Written by Selwyn Duke
New York City values are going through the roof. And it’s not just real estate. A prime story the last many days has been the GOP debate dust-up between Donald Trump and Senator Ted Cruz. After the senator impugned “New York values” in an effort to call into question the businessman’s conservative bona fides, Trump responded with an impassioned defense of New Yorkers’ character. Trump won the exchange on style with rhetorical effectiveness, but, frankly, Cruz was right on substance.
This is not a commentary on whether Trump exemplifies NY values. In fact, I love most of what The Donald is saying; furthermore, while I have great respect for Cruz, the fact that no other candidate Thursday night could join Trump in supporting a halt to Muslim immigration — a common-sense measure — calls their qualifications for the presidency into question. But this isn’t a commentary on that, either, or on NY values, although I will touch on them. This article is about something far deeper.
All of us generalize. And most of us bristle at generalizations we don’t’ like — whether true or not. It’s then that we, waxing emotional, may complain about the “folly of generalization.”
Now, it may come as a shock to the critics of mine who suppose I live in West Virginia and eat chicken-fried steak, but I was born in NY and grew up in NYC — the Bronx, to be precise. And believe me, there are NY values (along with an ever decreasing number of NY virtues). Moreover, as Cruz said, most people know what they are. Trump certainly does; after all, he referenced his NY values in a 1999 interview. And while radio host and Trump supporter Michael Savage, another man I greatly respect, took exception to Cruz’ remarks, I remember when he complained on air that Vermont was ruined and became Sandersized when too many New Yorkers moved there.
What are NY values? Well, state residents elected a governor who said in 2014 that pro-life, pro-Second Amendment conservatives “have no place in the state of New York, because that’s not who New Yorkers are’”; and the Big Apple elevated to mayor Bolshevik Bill, a Marxist who honeymooned in Cuba and once raised money for the Sandinistas. You figure it out.
My real concern here, however, is not how people value New Yorkers or Cruz or Trump, but how they value generalization itself. For our refusal to properly generalize is one of the characteristic faults of our time — and a dangerous one at that.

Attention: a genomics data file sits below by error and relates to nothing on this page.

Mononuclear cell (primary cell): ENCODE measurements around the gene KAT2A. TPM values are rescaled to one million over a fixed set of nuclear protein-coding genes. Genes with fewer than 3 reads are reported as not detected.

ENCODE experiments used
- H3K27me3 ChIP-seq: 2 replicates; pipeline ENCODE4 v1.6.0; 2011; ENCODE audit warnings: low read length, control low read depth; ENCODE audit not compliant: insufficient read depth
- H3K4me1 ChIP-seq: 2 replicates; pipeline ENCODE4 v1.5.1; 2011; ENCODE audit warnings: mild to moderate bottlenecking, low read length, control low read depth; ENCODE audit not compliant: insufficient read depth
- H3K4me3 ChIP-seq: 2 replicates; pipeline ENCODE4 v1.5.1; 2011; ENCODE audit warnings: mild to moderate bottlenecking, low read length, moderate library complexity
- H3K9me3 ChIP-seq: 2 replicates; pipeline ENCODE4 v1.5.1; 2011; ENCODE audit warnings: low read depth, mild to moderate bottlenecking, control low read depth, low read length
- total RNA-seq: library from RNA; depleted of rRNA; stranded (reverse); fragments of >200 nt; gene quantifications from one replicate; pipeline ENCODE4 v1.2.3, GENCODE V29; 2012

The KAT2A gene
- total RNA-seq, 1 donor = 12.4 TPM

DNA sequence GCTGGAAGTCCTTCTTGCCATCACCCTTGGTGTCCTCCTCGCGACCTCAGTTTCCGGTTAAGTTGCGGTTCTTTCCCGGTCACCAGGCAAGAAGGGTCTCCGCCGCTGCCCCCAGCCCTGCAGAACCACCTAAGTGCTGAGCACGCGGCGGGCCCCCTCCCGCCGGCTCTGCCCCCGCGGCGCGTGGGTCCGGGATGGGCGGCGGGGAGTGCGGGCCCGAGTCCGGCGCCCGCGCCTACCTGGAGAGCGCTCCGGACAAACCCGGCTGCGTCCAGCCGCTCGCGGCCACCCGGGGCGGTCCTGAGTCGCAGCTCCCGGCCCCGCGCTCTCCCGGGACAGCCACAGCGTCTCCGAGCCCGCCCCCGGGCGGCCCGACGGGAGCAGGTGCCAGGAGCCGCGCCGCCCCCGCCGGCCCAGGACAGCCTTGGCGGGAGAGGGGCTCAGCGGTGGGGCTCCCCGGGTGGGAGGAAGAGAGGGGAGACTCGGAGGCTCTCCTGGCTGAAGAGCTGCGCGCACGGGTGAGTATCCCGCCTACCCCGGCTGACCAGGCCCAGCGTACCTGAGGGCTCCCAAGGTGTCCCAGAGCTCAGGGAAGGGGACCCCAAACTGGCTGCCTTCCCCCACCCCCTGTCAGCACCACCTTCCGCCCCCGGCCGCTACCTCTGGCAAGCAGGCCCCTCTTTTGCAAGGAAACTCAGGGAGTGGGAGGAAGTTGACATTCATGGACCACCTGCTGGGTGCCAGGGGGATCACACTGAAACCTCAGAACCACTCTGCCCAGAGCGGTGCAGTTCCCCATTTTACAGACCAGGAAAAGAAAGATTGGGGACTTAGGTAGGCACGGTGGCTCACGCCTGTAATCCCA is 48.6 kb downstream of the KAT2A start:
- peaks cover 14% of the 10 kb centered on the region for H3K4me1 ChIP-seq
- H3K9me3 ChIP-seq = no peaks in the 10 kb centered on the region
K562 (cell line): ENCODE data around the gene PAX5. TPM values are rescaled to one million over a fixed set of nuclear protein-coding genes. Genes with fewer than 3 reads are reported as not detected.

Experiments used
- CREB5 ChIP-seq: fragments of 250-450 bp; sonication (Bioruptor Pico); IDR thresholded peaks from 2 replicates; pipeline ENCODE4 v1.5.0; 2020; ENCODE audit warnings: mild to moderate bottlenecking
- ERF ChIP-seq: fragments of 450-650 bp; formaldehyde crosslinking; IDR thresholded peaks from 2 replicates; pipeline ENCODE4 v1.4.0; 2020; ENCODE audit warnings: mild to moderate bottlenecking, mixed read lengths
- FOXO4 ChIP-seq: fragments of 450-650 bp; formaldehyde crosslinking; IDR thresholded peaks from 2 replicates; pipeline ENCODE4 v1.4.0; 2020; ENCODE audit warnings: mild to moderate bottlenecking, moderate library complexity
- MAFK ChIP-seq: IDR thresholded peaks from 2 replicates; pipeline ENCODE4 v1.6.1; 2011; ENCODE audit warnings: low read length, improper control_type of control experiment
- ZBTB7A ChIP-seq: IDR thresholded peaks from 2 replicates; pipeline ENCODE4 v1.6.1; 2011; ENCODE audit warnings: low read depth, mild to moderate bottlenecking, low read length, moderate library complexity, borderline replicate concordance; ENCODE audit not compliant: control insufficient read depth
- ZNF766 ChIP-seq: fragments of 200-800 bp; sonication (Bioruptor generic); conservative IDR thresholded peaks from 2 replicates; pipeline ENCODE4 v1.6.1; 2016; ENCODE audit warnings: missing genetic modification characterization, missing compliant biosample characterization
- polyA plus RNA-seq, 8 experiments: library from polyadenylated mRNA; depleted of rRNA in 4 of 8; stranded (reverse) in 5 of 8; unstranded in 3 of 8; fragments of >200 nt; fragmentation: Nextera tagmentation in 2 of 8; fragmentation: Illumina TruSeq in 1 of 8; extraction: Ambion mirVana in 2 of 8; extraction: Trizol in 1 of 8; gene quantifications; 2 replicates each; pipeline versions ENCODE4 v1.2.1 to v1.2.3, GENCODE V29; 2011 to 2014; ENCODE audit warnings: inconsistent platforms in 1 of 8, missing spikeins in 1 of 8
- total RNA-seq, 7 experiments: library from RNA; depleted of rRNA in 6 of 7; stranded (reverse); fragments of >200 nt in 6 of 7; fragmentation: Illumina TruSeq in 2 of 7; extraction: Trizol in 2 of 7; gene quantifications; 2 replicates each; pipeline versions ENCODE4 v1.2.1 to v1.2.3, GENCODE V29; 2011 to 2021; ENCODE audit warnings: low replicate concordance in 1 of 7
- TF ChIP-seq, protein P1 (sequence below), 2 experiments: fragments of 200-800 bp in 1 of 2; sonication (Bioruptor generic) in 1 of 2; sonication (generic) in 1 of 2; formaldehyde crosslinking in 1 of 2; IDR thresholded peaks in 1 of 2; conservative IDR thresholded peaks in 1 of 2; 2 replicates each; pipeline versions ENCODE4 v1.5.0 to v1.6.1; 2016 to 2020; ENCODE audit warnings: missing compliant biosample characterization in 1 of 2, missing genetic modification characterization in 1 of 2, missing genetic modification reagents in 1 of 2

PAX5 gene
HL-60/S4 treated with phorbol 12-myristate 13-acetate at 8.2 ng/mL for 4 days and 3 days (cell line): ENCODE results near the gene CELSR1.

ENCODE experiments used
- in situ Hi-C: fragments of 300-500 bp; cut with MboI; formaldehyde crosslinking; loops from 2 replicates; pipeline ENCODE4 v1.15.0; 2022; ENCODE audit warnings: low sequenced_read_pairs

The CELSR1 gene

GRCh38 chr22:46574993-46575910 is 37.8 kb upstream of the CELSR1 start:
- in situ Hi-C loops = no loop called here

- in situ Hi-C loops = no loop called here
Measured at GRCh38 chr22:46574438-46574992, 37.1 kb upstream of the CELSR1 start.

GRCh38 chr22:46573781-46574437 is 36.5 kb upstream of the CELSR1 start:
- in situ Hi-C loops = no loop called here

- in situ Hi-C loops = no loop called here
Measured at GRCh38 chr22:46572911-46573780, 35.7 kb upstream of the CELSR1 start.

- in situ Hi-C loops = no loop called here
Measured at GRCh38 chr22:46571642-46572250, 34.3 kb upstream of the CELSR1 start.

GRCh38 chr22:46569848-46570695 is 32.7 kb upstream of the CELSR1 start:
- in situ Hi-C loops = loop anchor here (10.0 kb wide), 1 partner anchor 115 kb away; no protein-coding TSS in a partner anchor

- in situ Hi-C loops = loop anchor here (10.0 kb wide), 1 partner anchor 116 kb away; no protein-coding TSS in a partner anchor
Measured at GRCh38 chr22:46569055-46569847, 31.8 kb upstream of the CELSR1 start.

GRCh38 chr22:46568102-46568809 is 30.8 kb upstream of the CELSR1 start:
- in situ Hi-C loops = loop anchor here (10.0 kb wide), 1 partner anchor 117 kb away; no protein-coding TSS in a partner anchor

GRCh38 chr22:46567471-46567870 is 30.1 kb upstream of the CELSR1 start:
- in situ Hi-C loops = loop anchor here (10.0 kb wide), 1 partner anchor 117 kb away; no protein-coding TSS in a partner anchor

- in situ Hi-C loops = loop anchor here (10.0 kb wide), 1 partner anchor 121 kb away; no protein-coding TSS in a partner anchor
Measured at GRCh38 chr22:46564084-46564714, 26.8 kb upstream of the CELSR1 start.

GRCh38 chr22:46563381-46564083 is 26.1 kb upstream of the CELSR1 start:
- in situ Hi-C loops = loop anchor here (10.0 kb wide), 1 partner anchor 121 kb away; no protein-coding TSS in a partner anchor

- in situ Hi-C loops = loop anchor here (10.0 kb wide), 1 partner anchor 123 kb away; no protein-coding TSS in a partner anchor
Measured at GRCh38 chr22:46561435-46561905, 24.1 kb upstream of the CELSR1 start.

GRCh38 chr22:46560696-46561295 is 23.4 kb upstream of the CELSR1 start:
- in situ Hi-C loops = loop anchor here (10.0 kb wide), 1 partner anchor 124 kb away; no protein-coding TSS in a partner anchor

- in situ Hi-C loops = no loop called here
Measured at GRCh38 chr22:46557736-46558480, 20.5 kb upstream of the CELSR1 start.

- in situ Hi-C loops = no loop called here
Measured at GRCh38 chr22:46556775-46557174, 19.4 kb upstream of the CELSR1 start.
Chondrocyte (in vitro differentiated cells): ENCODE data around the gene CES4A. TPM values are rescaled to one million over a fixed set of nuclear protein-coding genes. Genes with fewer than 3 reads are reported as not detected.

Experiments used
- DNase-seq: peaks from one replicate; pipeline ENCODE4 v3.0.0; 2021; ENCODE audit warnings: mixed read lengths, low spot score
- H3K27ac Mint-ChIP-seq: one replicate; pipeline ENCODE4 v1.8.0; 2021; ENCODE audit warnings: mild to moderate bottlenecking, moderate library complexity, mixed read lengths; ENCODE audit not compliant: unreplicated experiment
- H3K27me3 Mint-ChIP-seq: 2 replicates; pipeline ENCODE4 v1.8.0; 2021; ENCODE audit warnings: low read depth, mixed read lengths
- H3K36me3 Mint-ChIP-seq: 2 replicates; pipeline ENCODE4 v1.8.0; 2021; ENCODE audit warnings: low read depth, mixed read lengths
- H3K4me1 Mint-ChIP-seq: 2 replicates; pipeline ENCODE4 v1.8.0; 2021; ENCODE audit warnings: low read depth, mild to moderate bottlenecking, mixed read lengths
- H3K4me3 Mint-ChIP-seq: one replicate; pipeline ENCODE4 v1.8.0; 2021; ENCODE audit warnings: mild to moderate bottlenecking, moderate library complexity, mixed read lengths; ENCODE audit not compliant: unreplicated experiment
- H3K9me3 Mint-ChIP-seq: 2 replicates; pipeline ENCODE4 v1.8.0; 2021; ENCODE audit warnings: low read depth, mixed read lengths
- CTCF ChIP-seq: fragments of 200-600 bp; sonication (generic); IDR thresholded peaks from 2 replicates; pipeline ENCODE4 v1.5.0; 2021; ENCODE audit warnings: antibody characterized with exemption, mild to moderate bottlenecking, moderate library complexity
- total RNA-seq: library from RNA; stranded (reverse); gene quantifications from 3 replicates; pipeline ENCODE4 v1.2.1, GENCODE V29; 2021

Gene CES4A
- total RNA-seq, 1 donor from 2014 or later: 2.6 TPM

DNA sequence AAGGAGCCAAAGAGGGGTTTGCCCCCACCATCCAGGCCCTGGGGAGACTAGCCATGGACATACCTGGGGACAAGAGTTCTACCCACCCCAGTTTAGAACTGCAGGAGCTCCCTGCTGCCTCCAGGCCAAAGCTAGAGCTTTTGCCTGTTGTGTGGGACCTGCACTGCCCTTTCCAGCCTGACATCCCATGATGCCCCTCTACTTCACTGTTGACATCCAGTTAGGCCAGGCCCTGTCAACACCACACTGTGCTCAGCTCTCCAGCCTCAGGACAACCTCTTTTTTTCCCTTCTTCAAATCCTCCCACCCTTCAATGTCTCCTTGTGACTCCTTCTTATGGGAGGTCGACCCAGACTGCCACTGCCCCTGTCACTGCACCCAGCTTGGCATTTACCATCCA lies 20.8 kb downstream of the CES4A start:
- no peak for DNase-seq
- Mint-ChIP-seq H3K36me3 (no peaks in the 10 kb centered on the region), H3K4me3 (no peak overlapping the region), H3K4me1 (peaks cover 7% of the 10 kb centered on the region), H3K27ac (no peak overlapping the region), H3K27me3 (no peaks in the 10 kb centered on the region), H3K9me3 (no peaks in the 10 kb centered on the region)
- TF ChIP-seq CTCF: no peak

Here’s a good example: if it’s wrong to generalize about New Yorkers because, in principle, it’s wrong to generalize, how can we then generalize about terrorists or Muslims? Doesn’t it make it harder to justify a halt to Muslim immigration if generalization is taken off the table? So some may get offended and say “Not all New Yorkers are liberals,” but this is reminiscent of liberals opposing common-sense profiling and saying “Not all Muslims are terrorists” (or “Not all terrorists are Muslim”). In point of fact, the percentage of Muslims who are terrorists is lower than the percentage of New Yorkers who are liberal, but this is irrelevant. The fact that virtually all the terrorists bedeviling us are Muslim is significant and indicates the importance of honest examination of Islamic values — which, like NY values, certainly exist.
The reality is that “not all _____ are _____” is not a valid argument against generalization, only reflective of a misunderstanding of it. If I say “Men are taller than women,” it’s silly to respond “But not all men are taller than all women!” After all, I didn’t say “all” and wasn’t implying the absence of individual variation; rather, I was referring to men and women as groups. And just as we must judge every individual as an individual and not paint everyone with the same brush, we must judge an individual group as an individual group and not paint every one with the same brush.